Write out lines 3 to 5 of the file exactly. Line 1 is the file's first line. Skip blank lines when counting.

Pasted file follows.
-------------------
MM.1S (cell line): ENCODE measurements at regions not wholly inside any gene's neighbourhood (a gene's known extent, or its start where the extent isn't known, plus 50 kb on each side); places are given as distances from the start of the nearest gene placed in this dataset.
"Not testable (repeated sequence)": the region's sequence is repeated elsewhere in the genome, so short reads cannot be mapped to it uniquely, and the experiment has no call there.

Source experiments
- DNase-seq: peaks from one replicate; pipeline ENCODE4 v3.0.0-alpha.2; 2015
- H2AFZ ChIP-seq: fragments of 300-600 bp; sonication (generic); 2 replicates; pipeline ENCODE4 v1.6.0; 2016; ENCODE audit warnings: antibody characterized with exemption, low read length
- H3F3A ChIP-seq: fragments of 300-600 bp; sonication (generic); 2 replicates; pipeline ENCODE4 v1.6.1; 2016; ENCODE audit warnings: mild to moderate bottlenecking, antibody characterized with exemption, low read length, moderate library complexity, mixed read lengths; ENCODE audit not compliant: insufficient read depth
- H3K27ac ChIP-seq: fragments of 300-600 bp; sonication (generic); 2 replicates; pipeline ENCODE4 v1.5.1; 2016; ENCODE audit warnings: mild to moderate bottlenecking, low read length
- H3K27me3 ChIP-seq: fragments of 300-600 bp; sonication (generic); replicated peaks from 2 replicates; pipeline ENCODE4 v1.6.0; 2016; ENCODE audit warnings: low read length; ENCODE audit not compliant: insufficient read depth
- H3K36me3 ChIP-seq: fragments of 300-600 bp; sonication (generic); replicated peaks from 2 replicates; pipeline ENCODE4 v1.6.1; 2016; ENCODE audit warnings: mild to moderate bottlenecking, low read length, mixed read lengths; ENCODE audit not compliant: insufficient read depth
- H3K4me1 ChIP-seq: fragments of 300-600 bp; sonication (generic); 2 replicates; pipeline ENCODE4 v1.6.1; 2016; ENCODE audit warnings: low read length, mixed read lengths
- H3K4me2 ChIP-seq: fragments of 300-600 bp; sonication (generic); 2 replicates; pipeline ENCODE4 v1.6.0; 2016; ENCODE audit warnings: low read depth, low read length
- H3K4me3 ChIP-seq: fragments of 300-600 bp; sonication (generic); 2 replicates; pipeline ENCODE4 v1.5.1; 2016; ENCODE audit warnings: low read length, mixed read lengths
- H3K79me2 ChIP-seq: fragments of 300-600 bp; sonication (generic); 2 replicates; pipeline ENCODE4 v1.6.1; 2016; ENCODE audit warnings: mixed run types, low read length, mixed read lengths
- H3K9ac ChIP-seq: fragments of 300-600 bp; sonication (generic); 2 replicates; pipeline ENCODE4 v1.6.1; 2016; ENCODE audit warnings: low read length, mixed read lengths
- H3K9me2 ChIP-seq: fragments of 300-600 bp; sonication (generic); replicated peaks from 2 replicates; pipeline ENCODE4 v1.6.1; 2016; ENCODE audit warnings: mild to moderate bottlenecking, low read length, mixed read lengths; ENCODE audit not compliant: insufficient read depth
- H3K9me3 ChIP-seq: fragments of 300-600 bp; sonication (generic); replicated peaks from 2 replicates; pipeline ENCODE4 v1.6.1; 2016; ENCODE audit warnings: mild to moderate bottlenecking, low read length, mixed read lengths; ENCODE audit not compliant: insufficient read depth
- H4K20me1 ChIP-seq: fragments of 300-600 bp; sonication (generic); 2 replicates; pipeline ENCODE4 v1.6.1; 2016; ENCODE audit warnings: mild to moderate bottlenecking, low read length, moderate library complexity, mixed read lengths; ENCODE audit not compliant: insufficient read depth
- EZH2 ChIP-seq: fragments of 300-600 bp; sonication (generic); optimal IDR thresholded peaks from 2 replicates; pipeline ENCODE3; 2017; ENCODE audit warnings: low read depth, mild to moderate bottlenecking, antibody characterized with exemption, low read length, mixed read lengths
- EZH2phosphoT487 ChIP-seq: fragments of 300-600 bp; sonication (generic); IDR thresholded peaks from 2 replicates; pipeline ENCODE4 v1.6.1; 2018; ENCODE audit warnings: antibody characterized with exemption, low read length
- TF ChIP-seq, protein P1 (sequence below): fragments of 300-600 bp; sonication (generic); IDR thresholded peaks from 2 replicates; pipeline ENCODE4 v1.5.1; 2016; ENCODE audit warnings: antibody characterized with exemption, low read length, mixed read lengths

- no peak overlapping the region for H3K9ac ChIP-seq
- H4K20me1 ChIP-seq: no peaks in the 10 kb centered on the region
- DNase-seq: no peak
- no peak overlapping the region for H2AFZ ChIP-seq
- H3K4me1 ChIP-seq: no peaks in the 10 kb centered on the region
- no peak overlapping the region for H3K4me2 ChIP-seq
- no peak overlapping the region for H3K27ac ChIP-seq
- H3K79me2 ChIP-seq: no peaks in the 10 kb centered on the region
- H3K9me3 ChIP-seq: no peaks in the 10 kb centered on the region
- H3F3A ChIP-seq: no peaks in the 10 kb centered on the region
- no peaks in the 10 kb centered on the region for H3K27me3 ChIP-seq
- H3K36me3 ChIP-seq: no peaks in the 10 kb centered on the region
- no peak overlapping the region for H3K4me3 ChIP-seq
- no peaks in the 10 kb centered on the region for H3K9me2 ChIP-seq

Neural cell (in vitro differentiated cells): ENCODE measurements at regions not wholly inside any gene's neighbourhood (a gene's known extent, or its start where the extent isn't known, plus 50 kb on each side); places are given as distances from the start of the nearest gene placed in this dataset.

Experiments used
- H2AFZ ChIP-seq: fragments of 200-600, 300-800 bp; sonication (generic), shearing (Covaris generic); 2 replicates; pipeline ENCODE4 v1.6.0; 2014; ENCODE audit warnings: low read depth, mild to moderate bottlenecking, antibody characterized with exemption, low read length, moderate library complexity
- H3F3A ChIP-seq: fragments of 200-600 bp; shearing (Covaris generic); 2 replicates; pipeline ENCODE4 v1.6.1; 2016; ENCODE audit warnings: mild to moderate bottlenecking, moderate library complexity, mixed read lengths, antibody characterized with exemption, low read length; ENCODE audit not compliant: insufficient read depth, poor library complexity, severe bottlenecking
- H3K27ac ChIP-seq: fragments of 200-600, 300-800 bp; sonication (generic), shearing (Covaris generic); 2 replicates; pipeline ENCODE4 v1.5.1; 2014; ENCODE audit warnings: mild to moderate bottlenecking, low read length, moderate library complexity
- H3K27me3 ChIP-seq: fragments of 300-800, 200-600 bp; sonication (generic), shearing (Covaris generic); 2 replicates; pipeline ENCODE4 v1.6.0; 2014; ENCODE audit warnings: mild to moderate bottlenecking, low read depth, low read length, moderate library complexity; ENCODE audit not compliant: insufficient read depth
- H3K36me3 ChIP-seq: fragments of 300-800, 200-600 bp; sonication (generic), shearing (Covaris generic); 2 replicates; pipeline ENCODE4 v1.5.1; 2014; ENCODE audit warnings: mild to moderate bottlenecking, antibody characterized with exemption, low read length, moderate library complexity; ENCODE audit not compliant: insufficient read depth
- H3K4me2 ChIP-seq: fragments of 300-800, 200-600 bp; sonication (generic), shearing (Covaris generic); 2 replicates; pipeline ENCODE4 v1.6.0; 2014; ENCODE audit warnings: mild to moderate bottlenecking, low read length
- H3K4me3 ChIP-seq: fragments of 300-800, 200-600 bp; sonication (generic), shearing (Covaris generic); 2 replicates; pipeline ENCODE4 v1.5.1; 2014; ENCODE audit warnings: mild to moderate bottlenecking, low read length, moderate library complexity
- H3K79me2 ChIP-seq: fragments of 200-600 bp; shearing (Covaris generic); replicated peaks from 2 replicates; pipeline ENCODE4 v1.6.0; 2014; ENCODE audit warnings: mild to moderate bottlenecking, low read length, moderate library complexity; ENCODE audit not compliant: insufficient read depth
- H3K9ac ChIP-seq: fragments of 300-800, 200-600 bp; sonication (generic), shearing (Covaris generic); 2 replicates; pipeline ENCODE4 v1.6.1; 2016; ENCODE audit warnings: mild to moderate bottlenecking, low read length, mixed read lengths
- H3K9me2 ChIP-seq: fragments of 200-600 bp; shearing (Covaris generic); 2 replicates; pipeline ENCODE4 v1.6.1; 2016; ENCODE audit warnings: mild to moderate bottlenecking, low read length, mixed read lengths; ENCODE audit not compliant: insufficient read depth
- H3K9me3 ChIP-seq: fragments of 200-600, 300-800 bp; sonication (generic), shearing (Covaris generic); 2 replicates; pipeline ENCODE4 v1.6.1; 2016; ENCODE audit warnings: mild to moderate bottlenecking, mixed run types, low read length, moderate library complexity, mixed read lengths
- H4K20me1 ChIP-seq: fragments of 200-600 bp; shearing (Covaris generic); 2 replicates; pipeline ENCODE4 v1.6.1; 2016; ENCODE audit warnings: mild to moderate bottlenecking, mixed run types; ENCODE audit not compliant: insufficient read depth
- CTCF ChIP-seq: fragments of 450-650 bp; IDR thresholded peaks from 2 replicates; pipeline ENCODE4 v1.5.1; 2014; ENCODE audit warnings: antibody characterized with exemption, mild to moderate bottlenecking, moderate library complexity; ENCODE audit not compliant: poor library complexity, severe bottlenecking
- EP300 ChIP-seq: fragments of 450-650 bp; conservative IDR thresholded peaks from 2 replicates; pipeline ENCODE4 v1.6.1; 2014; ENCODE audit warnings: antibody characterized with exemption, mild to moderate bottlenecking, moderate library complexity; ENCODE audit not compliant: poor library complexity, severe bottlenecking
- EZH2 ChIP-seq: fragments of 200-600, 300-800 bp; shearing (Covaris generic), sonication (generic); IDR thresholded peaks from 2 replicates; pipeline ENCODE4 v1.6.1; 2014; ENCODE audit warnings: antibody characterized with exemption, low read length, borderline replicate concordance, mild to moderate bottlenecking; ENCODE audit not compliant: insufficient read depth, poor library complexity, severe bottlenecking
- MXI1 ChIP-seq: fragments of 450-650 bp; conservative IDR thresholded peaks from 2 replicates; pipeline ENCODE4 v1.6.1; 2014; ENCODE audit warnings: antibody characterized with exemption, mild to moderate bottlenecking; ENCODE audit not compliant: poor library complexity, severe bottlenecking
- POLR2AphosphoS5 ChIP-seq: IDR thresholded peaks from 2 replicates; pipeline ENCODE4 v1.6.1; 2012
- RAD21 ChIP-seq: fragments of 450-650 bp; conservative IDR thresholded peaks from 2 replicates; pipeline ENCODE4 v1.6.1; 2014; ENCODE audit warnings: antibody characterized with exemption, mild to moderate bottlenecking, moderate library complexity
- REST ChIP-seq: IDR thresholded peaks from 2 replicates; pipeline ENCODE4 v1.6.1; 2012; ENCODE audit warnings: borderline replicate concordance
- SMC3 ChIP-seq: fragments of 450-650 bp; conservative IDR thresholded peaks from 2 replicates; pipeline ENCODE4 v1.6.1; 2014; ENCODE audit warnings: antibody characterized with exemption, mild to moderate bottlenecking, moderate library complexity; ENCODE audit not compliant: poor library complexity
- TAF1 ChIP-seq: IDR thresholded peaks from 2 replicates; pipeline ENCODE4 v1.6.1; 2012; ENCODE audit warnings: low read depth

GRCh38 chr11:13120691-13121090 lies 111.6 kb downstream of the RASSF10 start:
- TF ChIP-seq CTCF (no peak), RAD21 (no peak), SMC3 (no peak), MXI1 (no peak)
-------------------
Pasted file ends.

Source experiments
- DNase-seq: peaks from one replicate; pipeline ENCODE4 v3.0.0-alpha.2; 2015
- H2AFZ ChIP-seq: fragments of 300-600 bp; sonication (generic); 2 replicates; pipeline ENCODE4 v1.6.0; 2016; ENCODE audit warnings: antibody characterized with exemption, low read length